four Paramotors under the Nicholson Bridge

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TimTaylor
Posts: 1004
Joined: Tue Feb 21, 2017 7:17 pm

Re: four Paramotors under the Nicholson Bridge

Postby TimTaylor » Sat Aug 25, 2018 5:45 pm

Andrew G wrote:Over the last several years... many make the news. This isn't a political forum... so we won't go there... however Geraldo started it... they all do it. Acosta? Again it is not flying, it is a business.

No, they don't all do it.
Commercial Pilot Airplane Single & Multiengine Land; Instrument Airplane; Sport Endorsement Airplane Single Engine Sea; Flight Instructor Airplane Single And Multiengine; Ground Instructor Advanced Instrument

Cub flyer
Posts: 610
Joined: Sun Sep 10, 2006 8:30 pm

Re: four Paramotors under the Nicholson Bridge

Postby Cub flyer » Sat Aug 25, 2018 6:56 pm

Watch the one with the big strawberry balloon that says “Reported Again”

Also titled “Leaving Smoke Rings Around Hot Air Balloons”

The commentary at about 2 min 34 sec
"Perfection is finally attained not when there is no longer anything to add but when there is no longer anything to take away." Antoine de Saint Exupery

Cub flyer
Posts: 610
Joined: Sun Sep 10, 2006 8:30 pm

Re: four Paramotors under the Nicholson Bridge

Postby Cub flyer » Sat Aug 25, 2018 10:38 pm

"The problem I see, is he is directly in a corridor of commercial aircraft. He mentions how he is constantly scanning for traffic. In most GA aircraft, you have, at least a better chance to maneuver than he does in a paramotor. Just sayin”

I fly that corridor very often. Sometimes several times a week. 10,000 and above your no longer limited to 250 knots.

Between my place 76N and say White Plains or Monmouth NJ ATC may reroute you 5-6 times. Frequently total reroute. If your not familiar with the area just figuring the intersections and spelling can be daunting. Then they clear you to fixes on approaches that your not even cleared for and so the fixes are not on the chart but only on the approach plate. You can’t get a word in to ask a question because the controller is rattling like an auctioneer and there are power changes, ATIS to listen to among other things Running single pilot IFR it’s common to have to go heads down to figure out the routing changes, airways and get it all loaded in. Just a busy time the whole way even for a short trip.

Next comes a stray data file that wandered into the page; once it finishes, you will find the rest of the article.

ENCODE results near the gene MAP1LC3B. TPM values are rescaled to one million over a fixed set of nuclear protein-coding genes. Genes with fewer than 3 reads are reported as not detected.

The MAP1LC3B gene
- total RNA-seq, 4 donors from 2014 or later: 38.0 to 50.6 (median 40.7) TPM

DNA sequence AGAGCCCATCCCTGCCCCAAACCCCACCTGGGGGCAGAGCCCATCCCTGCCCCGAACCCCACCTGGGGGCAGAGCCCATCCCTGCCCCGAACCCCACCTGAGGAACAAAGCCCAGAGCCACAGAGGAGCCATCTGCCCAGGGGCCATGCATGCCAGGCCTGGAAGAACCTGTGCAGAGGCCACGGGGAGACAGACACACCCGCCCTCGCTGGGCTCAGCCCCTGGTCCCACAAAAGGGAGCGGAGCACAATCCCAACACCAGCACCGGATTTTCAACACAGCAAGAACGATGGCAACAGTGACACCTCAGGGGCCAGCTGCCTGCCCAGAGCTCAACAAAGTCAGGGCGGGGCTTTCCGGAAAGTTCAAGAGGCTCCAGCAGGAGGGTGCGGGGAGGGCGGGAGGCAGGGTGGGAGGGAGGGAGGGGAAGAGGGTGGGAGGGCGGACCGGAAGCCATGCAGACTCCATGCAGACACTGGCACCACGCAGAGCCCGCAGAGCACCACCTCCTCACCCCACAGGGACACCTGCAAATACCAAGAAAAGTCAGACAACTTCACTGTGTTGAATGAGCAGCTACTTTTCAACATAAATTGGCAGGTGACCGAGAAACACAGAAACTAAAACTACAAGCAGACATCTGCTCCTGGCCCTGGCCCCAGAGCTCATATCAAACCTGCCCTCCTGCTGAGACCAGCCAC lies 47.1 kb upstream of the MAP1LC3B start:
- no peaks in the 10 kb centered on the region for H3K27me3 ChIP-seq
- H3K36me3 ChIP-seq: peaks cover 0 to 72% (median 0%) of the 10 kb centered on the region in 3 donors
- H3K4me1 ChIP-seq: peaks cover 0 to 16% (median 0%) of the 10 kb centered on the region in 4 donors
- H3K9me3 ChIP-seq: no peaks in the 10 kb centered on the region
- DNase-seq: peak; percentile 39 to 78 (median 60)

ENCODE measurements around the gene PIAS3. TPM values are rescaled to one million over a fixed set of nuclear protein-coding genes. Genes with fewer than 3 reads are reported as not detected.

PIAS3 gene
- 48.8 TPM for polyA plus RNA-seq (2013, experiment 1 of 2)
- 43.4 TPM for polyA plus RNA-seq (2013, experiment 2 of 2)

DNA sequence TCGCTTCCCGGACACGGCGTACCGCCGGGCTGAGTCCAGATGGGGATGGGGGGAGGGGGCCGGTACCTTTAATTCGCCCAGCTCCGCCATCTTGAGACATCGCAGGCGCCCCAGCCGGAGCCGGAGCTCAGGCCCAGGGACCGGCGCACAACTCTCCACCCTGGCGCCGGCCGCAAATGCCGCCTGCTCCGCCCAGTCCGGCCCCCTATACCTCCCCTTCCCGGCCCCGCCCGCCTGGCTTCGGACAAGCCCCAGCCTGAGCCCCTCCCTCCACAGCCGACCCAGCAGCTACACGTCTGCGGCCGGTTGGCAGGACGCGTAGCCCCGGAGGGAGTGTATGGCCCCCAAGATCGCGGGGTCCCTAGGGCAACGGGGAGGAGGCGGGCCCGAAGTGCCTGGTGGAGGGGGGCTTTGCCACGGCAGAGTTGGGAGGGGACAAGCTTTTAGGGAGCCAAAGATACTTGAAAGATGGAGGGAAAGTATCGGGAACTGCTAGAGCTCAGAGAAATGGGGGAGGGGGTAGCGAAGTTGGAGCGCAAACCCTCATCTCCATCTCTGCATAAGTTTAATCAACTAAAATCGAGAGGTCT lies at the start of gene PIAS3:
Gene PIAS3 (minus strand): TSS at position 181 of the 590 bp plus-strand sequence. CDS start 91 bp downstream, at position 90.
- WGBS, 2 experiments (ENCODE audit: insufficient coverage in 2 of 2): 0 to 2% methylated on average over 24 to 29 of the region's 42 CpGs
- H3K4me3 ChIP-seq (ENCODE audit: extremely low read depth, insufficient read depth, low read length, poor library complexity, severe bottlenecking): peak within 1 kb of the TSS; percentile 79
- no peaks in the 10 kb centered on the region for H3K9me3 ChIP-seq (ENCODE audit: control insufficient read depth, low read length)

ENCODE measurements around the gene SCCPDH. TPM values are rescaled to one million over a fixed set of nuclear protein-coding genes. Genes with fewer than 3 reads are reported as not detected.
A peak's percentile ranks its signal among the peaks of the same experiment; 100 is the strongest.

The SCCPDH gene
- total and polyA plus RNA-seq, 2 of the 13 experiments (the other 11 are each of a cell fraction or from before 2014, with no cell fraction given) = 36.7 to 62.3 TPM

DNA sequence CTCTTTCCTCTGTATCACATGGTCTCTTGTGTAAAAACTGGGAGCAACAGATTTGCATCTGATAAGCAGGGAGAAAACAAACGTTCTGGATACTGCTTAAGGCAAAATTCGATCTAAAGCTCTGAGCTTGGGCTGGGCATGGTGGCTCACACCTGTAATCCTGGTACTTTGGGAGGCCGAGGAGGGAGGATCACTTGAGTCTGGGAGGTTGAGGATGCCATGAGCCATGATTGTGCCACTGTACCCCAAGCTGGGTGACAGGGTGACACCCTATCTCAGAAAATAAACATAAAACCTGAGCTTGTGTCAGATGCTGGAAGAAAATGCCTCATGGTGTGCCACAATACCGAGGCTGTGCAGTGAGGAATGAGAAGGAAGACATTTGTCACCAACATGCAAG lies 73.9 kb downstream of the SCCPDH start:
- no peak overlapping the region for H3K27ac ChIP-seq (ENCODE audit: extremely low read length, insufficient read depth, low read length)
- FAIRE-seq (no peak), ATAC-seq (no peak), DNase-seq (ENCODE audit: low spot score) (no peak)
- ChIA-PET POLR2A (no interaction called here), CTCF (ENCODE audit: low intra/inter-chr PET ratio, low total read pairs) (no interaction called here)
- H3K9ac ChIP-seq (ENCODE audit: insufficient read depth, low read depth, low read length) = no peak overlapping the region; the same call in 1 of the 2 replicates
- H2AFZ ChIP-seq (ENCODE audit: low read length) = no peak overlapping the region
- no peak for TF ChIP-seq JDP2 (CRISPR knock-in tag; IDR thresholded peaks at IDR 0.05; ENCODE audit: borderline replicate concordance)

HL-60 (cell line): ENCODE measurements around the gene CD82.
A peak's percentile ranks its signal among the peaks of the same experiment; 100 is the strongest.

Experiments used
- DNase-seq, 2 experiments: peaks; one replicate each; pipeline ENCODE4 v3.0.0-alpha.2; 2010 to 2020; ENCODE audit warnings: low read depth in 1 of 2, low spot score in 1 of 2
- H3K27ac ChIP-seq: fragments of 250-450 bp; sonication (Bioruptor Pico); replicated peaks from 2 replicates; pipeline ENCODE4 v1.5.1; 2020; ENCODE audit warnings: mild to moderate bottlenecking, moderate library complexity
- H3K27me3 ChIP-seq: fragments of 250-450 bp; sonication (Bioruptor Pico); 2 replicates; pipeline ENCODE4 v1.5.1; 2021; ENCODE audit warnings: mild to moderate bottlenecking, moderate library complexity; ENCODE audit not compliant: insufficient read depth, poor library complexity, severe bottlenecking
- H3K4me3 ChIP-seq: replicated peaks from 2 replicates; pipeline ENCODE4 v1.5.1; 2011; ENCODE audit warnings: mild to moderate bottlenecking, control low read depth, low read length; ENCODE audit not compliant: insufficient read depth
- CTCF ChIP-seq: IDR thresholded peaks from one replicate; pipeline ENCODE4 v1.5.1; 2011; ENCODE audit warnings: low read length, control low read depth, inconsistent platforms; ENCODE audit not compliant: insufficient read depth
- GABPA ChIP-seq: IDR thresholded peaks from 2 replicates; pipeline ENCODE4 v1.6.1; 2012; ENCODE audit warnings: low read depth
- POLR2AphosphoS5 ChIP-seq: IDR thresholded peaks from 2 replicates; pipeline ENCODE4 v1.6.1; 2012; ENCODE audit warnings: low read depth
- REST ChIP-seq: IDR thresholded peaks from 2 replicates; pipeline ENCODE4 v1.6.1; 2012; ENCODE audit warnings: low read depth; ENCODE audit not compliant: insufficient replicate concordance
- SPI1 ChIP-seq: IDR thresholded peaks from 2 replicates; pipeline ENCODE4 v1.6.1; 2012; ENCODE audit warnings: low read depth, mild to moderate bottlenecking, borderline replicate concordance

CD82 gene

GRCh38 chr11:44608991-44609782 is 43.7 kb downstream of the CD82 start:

Between 76N and PHL they typically only allow me to 7,000 then drop down to 5,000 south of Allentown and then down to 3,000 to enter the Bravo. Even lower for the western outlying NYC airports Entering south jersey from PHL I’m at 2000. Trenton to Teterboro or some other short leg is also low.

The TCAS won’t pick him up. No ADS-B. Controllers will ignore an almost stationary primary target as a glitch in the system. Never will even come up if they are busy. Even birds move faster than a paraglider sometimes. Looking into the sun evening or early morning. Calm time of day perfect for PPG flying. I’m especially blind to the right when making a left turn. Engines in the way and the fuselage is too wide to look over the right cabin window sill.

Since he has no electrical system and it’s not a registered aircraft is a Mode C Transponder required above 10,000?

I believe it’s not required for the PPG so totally legal and legit at 15K in that area. Has as much right to be there as I do. I do admire the curiosity to see what the machine will do. I typically stay under 4,000 unless I’m talking and squawking. Below the local IFR minimum vectoring altitude. I don’t have to keep looking over my shoulder for the evening regional jet arrival that way. I fly a lot of no radio airplanes and I’m perfectly comfortable with that but I fly them in a way that I am out of the way as much as possible if that makes any sense.
"Perfection is finally attained not when there is no longer anything to add but when there is no longer anything to take away." Antoine de Saint Exupery


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